This was the condition of the industry until around the latter part of 1949 when plaintiff first marketed the machine covered by the second patent in suit, also devised by Voigt. This is the 'half-die machine' which differed from the 'quarter-die machine' theretofore in use in that the die sets were enlarged to press the full half portions of a collar. The method of pressing the collar is substantially the same in the half-die as in the quarter-die machines. With the use of the larger dies, however, certain problems or 'bugs' were newly encountered or aggravated which Voigt had to solve or remove in order to make its new machine commercially successful. It is the solution to these problems, and not the idea of machine-pressing half of the collar which, Amco claims, constitutes its invention. Some of these solutions, moreover, have been incorporated in the quarter-die machines as well.
First the enlargement of the die blades made the yoke arrangement for supplying pressure somewhat inadequate. It was observed that toward the ends of the upper die blades effective pressure was not being exerted and that when more heat was applied to compensate for this defect, the top pressure shoes began to warp. Voigt's solution is the use of auxiliary pressure arms extending from the Y-Yoke to the remoter portions of the upper die blades. This permits the application of uniform pressure throughout the pressure area. Amco asserts that the use of auxiliary localized pressure is a novel element.
Secondly, since the table upon which the die assembly is mounted is on a slant, difficulties arose in keeping the collar within the pressure area while and after the internal die blade was retracted. Two methods were devised to meet this development. One is the use of serrations, i. e. tiny grooves or knurls, within the pressure area. The use of these serrations tends to impede the downward slide of the collars and they are frictionally held in place. While the use of serrations is admittedly ancient, their use within the pressure area is claimed to constitute invention. A second solution is the use of spring-pressed detents, or holding pins, projecting through the top pressure shoes to contact and thereby frictionally retain the collar in place.
Finally Amco improved its machine by making the supporting carriage of the internal die-blade adjustable horizontally as well as vertically, thereby permitting greater accuracy in the die blade alignment.
A patent on these features was applied for June 9, 1950 and patent No. 2,619,267 was granted November 25, 1952.
The last of the Beattie-McAuley patents expired in 1950. The Amco patent No. 2,090,318 expired, during the pendency of these two suits, in 1954. In February, 1952 Schreiber & Goldberg, dissatisfied with their current arrangement with Amco, entered into competition with Amco by constructing and selling double point machines virtually identical in design, color, and appearance with the Amco machines. All the alleged inventions covered by the Amco patents were appropriated. The nature of the copying, the character and timing of the Schreiber & Goldberg advertising and their other allegedly unfair acts will be described below.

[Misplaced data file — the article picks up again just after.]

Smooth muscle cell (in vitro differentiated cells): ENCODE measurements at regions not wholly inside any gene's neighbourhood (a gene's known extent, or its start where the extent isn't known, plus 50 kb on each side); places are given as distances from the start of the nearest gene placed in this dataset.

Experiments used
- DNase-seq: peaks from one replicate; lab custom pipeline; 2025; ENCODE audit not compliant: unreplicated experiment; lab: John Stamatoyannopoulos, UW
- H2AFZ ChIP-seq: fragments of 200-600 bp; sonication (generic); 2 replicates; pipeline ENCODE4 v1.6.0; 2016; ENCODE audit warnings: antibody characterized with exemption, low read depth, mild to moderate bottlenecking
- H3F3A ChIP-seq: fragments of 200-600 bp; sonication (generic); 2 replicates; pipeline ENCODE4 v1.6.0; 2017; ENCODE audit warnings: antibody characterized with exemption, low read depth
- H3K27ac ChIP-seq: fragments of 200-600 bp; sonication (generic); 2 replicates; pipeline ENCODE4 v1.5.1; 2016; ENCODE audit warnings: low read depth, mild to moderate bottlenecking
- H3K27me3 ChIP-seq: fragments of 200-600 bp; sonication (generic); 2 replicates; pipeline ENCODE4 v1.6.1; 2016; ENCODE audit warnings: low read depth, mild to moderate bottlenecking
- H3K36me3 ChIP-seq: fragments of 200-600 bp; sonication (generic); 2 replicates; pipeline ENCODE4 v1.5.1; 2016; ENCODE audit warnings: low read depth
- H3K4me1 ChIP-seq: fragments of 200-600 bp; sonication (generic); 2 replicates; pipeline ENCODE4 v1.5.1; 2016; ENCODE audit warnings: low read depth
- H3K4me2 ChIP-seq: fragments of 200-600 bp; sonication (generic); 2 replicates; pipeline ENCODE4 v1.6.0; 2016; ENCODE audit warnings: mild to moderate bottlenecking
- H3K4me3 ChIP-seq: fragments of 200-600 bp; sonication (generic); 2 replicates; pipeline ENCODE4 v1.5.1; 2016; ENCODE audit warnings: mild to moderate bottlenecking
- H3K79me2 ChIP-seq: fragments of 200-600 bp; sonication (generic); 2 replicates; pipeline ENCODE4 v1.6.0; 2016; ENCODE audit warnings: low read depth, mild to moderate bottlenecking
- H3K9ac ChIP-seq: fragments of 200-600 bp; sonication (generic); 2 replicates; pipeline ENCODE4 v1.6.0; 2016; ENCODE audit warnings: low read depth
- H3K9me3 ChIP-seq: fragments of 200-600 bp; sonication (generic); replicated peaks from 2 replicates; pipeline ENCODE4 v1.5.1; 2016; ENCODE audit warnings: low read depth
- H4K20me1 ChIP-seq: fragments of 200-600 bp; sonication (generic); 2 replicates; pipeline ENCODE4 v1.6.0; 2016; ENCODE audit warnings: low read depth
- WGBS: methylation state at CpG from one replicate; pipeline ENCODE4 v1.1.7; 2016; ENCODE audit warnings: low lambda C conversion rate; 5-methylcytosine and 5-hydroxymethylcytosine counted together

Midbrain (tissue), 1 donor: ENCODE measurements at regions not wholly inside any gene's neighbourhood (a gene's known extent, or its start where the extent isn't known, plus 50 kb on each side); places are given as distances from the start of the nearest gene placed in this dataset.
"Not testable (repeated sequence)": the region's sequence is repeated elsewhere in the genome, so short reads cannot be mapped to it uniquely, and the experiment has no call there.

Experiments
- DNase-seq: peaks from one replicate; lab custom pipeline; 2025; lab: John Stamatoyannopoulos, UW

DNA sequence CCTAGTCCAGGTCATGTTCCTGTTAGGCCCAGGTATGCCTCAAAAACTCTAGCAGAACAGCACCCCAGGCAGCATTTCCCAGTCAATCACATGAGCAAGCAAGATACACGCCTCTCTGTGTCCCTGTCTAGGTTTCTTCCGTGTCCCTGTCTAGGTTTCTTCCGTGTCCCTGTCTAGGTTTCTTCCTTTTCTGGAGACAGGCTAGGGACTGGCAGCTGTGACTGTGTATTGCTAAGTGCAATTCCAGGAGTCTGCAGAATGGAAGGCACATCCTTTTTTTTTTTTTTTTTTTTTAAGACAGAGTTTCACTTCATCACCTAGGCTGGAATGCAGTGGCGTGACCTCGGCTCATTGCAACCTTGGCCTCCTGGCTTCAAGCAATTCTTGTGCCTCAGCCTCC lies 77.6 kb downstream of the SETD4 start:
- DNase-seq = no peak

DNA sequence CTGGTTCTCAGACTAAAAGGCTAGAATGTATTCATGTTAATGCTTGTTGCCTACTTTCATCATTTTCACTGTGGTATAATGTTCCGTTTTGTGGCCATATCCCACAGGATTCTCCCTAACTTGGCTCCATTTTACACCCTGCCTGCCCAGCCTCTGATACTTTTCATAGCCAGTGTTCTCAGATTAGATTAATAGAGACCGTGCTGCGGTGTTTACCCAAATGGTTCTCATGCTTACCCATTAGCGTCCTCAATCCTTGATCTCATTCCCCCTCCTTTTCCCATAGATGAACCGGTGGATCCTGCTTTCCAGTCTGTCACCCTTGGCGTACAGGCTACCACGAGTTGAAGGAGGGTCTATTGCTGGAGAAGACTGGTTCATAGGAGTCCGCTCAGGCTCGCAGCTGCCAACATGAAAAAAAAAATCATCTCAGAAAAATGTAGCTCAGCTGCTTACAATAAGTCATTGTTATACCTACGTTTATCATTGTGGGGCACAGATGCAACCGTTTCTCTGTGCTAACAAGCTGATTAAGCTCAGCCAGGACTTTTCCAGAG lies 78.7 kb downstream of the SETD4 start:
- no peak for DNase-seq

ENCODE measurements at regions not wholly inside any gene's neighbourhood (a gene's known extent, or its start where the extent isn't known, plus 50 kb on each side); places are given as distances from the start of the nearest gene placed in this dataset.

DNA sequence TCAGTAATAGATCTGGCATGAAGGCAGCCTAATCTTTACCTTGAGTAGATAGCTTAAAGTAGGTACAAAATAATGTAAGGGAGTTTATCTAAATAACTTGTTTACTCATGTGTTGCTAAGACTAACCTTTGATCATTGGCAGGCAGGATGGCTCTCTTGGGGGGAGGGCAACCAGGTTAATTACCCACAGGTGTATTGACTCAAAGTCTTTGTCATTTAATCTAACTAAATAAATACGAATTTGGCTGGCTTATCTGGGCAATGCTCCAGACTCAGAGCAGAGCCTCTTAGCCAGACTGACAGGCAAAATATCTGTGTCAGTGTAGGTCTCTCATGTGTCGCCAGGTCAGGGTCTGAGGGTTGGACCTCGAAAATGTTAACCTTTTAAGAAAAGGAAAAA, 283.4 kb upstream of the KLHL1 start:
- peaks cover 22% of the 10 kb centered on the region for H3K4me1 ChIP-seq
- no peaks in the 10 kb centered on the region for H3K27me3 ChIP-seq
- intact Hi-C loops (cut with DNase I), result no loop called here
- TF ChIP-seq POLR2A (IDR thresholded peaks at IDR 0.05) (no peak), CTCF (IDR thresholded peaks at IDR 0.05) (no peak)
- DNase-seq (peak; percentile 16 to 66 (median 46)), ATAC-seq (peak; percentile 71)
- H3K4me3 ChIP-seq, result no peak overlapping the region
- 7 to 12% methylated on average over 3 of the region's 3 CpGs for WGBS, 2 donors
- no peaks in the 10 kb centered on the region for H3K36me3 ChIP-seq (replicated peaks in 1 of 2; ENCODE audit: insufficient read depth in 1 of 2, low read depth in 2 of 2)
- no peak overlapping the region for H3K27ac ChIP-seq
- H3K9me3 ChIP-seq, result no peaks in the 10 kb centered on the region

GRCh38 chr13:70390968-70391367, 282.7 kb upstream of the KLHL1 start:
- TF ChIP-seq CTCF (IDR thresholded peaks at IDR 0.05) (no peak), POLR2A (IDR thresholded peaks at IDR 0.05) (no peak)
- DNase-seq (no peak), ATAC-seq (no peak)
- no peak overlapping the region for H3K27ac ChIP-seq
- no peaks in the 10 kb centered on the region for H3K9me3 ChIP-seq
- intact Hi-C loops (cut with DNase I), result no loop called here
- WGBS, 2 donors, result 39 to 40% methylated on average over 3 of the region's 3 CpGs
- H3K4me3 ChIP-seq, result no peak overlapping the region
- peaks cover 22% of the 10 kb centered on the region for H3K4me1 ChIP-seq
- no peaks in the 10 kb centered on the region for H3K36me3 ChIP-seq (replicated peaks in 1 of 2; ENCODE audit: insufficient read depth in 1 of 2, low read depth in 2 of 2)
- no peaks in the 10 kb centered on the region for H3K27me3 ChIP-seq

In May, 1952 Schreiber & Goldberg added the half-die machine to their list. In June, 1952 Amco advised Schreiber & Goldberg that they were infringing Amco's first patent and engaging in unfair competition. Schreiber & Goldberg denied both charges and continued their dealings in double point collar pressers. Amco retaliated by bringing suit in October, 1952 for infringement of the first patent and for unfair competition. After its second patent was issued in November, 1952, Amco sued in January, 1953 for infringement of that patent.
Although copying all features at first, Schreiber & Goldberg gradually began to make certain changes in their machines. In September, 1952 they began using a bar extending across the upper pressure shoes instead of leaf-springs. In February, 1953 they painted their machines gray instead of dark green and employed a one-piece pressure arm on the half-die machine instead of the multi-piece auxiliary pressure arm of the Amco machine. In September, 1953 they employed a 5/8 inch bar bolted to the upper die to replace their one piece pressure arm with which they had experienced breakage.
In January, 1954, Schreiber & Goldberg used a triple pivot-- a three shaft toggle arrangement-- instead of the Amco double pivot. The rear portion of the stand was also flattened. Schreiber & Goldberg at all times affixed their nameplates to the machines they made and sold.
This in general is a sketch of the issues and background of the suit before us. We shall now analyze the issue in their more specialized settings.
Patent No. 2,090,318 Is Valid
We turn first to patent No. 2,090,318, issued to Voigt on August 17, 1937. Viewed in isolation the idea of using a double pivot or twin shaft to harness a force does not seem particularly imposing. For on the machine itself the pedal is first pivoted on an axle, and then again is pivoted on a connecting rod, which in turn is pivoted to the Y-Yoke, which then by the double pivot focuses the force or pressure initiated by the depression of the pedal on to the die recess or pressure area. A pivot is simply a means for altering the direction of a force. It is a very common device and no doubt very old. Just one more pivot would not constitute invention.